Originally published May 24 2014
Prevent stroke by eating fruits and veggies
by David Gutierrez, staff writer
(NaturalNews) A diet high in fruits and vegetables may cut the risk of stroke by nearly one-third, according to a study conducted by researchers from the Qingdao Municipal Hospital and the Medical College of Qingdao University in Qingdao, China, and published in the journal Stroke.
"Improving diet and lifestyle is critical for heart and stroke risk reduction in the general population," lead researcher Yan Qu, MD, said. "In particular, a diet rich in fruits and vegetables is highly recommended because it meets micronutrient and macronutrient and fiber requirements without adding substantially to overall energy requirements."
Stroke, which occurs when the blood flow to any part of the brain is obstructed due to a clot or a ruptured blood vessel, is the fourth-leading cause of death in the United States, and one of the major causes of disability (due to brain damage). In China, where the study was conducted, stroke is the foremost cause of death, responsible for 1.7 million fatalities in 2010
Less than half a pound daily cuts risk by a thirdWhile many studies have previously looked into the relationship between diet and stroke risk, results have not been consistent. In order to help resolve this inconsistency, the researchers conducted a meta-analysis of 20 prior studies published over the last 19 years. The analysis included data from 16,981 strokes among 760,629 participants. Six of the studies had been conducted in the United States, eight in Europe and six in China and Japan.
The researchers found that people who ate the most fruits and vegetables were 21 percent less likely to experience a stroke than people who ate the least. Indeed, every extra 200 grams (7 ounces) of daily fruit intake reduced stroke risk by 32 percent, while every extra 200 grams of vegetable intake reduced the risk by 11 percent. The greatest benefit came from consumption of apples, citrus fruits, pears and leafy vegetables.
"The effect of other types of fruit and vegetables on stroke risk still needs to be confirmed," Qu said.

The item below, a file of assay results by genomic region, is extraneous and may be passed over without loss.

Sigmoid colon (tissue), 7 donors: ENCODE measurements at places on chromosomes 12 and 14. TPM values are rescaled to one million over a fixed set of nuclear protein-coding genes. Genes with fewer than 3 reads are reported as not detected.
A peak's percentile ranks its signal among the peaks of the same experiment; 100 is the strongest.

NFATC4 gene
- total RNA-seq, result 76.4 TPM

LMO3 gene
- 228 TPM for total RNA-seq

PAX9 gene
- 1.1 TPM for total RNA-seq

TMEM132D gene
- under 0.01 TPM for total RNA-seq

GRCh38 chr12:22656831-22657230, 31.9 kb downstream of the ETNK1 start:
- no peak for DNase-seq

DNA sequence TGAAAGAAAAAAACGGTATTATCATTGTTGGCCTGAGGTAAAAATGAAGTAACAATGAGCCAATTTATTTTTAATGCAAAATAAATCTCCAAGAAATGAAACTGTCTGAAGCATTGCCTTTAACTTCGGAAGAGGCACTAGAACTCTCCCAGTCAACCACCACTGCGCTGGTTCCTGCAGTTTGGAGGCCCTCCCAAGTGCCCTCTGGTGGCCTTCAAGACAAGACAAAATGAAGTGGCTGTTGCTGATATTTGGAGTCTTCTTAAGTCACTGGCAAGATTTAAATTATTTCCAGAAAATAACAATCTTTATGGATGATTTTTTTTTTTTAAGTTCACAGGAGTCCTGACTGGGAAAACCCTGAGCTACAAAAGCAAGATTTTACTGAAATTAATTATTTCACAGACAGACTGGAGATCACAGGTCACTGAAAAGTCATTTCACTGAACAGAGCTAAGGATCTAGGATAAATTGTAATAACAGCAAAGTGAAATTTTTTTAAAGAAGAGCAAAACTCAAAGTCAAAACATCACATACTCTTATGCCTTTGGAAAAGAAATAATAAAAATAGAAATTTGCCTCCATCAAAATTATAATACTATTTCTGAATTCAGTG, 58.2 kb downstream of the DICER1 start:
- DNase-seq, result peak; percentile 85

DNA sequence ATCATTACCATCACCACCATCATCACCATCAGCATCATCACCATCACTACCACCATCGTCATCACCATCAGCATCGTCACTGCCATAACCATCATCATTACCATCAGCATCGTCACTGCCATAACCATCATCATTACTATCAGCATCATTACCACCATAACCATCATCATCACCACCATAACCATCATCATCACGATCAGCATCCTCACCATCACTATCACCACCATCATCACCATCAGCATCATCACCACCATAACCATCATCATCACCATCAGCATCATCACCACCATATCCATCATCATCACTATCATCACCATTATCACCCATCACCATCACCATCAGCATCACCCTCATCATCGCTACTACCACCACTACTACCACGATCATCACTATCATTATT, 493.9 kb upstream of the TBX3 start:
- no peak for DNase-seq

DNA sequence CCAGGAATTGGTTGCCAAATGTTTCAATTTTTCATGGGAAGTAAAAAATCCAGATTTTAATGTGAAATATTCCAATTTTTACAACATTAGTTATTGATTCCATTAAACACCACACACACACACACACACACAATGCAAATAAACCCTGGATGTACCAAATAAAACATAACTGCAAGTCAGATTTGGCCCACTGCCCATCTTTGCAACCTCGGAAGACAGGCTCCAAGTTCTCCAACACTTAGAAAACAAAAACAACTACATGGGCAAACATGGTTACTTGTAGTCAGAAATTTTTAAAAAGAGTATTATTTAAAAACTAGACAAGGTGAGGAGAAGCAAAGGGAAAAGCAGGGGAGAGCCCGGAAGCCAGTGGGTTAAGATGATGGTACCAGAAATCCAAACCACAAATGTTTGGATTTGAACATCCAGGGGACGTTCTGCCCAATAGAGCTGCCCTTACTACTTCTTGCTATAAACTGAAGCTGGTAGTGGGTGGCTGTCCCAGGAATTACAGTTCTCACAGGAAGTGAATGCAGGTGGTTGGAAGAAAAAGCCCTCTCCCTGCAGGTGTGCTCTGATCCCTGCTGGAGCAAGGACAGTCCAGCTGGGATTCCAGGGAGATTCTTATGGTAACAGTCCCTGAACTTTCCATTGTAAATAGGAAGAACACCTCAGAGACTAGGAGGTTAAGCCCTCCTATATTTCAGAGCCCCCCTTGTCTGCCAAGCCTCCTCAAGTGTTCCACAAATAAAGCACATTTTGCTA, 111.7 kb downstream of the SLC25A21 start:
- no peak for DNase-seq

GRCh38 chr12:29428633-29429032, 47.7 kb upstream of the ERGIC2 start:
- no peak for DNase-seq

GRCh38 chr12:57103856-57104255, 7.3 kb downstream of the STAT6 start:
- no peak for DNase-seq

The findings remained significant, even after the researchers adjusted for potential confounding factors including alcohol consumption, blood pressure, body mass index, cholesterol levels, physical activity and smoking. The findings were the same in both men and women, and in participants both younger and older than 55. Fruit and vegetable consumption was found to prevent stroke caused both by blood clots and by bleeding.
Follow dietary recommendationsThe findings add further weight to existing dietary recommendations from groups such as the Centers for Disease Control and Prevention and the American Heart Association, which encourage people to consume five servings of fruits and vegetables daily.
Unfortunately, the researchers noted, fruit and vegetable consumption tends to be low globally, particularly in low- to middle-income countries. Indeed, the World Health Organization has estimated that, if every person ate 600 grams (20 ounces) of fruits and vegetables per day, the global stroke rate could drop by 19 percent.
"The findings are consistent with the current knowledge that increasing consumption of fruits and vegetables should be encouraged to prevent stroke," Qu said.
What the study did not do was explain why fruits and vegetables lower the risk of stroke. The benefit might come from specific nutrients contained in particular foods; from the fact that diets high in fruits and vegetables improve overall health, reducing stroke risk factors such as blood pressure, cholesterol and weight; or from some combination of factors.
The study found that people with the lowest stroke risk not only ate lots of fruits and vegetables but also controlled other risk factors such as weight and smoking.
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